FORT RUCKER, ALA. - Soldiers depend on their weapons, and when one fails, it could mean the difference between life and death. But by taking precautions like thorough preventive maintenance checks and services and proper storage, they greatly reduce the likelihood of malfunction and possibly an accident.
"Soldiers should have a full understanding of the importance of maintaining their weapons," said Lt. Col. James Smith, director, U.S. Army Combat Readiness/Safety Center Ground Directorate. "A weapon can be a lifeline when there's no other option. Who wants a weapon to malfunction when they need it most?"
Exposed to austere conditions around the world, Soldiers often endure challenges as they complete their missions. Abrasive sand and extreme temperatures can wreak havoc on their weapons systems.
"Most Soldiers serving today would probably agree that the most important piece of equipment they've been issued is their weapon," said Tracey Russell, a safety and occupational health specialist at the U.S. Army Combat Readiness/Safety Center. "As such, taking the time to clean their weapons and perform proper PMCS consistently can make all the difference in the world. If a malfunction does occur, follow the troubleshooting procedures in the appropriate technical manual and report deficiencies to the unit armorer for repairs."
In addition to proper weapons care, Soldiers should always remember the basics of weapons handling. Proper clearing procedures are paramount; some of the most common reasons that negligent discharges occur are failure to follow proper clearing procedures and a lack of muzzle awareness.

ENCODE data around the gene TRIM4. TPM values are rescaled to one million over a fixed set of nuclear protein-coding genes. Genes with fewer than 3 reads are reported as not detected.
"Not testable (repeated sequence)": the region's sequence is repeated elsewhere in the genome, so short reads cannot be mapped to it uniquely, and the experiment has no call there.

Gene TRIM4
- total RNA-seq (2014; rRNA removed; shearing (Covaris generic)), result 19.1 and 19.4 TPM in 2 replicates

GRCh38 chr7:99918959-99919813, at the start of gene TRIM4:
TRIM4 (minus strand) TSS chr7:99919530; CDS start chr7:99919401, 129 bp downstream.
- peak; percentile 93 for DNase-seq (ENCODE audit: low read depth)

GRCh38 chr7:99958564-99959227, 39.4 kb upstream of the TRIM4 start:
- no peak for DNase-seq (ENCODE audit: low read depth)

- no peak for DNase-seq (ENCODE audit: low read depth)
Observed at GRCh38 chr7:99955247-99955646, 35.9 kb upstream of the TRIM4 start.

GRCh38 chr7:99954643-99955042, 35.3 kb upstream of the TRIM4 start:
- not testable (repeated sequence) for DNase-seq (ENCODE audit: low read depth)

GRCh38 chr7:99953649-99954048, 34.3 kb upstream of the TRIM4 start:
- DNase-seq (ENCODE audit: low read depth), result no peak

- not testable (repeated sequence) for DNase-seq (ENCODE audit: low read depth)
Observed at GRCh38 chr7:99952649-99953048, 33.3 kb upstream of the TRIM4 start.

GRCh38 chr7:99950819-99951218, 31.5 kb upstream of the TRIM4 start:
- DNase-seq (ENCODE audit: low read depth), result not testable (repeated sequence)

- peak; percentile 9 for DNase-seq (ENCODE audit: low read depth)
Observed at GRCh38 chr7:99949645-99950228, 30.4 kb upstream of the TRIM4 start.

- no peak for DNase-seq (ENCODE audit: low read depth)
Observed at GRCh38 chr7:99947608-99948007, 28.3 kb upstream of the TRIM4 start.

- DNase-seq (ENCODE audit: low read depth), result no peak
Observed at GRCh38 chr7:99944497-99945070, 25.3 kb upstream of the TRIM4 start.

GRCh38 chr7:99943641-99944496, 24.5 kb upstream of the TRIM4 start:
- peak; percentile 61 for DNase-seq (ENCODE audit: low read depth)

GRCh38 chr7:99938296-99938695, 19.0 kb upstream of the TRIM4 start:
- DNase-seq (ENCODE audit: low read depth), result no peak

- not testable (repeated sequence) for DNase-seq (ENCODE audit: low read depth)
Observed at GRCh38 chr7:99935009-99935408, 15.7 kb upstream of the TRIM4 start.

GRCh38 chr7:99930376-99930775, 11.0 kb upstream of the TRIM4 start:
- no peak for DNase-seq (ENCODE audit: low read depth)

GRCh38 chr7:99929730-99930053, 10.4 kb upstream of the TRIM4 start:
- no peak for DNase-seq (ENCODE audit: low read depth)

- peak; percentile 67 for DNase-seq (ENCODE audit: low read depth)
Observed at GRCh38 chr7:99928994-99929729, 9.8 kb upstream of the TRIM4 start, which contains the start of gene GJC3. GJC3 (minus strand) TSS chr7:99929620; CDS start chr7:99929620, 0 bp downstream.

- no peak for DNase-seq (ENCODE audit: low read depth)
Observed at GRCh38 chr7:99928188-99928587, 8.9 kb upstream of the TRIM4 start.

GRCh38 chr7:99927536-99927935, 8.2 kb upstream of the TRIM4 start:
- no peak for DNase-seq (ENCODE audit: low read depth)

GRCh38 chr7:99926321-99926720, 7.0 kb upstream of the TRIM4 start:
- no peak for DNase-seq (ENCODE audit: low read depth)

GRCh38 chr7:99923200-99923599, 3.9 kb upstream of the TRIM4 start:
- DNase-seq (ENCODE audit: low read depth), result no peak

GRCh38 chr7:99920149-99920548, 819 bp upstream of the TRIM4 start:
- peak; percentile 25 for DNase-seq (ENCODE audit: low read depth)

Two recent accidents show that even a moment of complacence can be devastating. One Soldier lost a toe when he fired a round through his boot after failing to clear his shotgun after returning from a patrol mission. Another Soldier died while checking the chamber of another Soldier's weapon. The Soldier holding the weapon improperly let the slide go forward and pulled the trigger as the other Soldier conducted the inspection.
"Being familiar with a weapon is not good enough for safe handling," Smith said. "All Soldiers must be trained to a professional level with their assigned weapon and avoid complacency while handling them."
"There's a simple acronym we use that can help Soldiers remember the basics of weapons safety," Russell said. "THINK. Treat every weapon as if it's loaded, handle every weapon with care, identify the target before you fire, never point the muzzle at anything you don't intend to shoot, and keep the weapon on safe and your finger off the trigger until you intend to fire."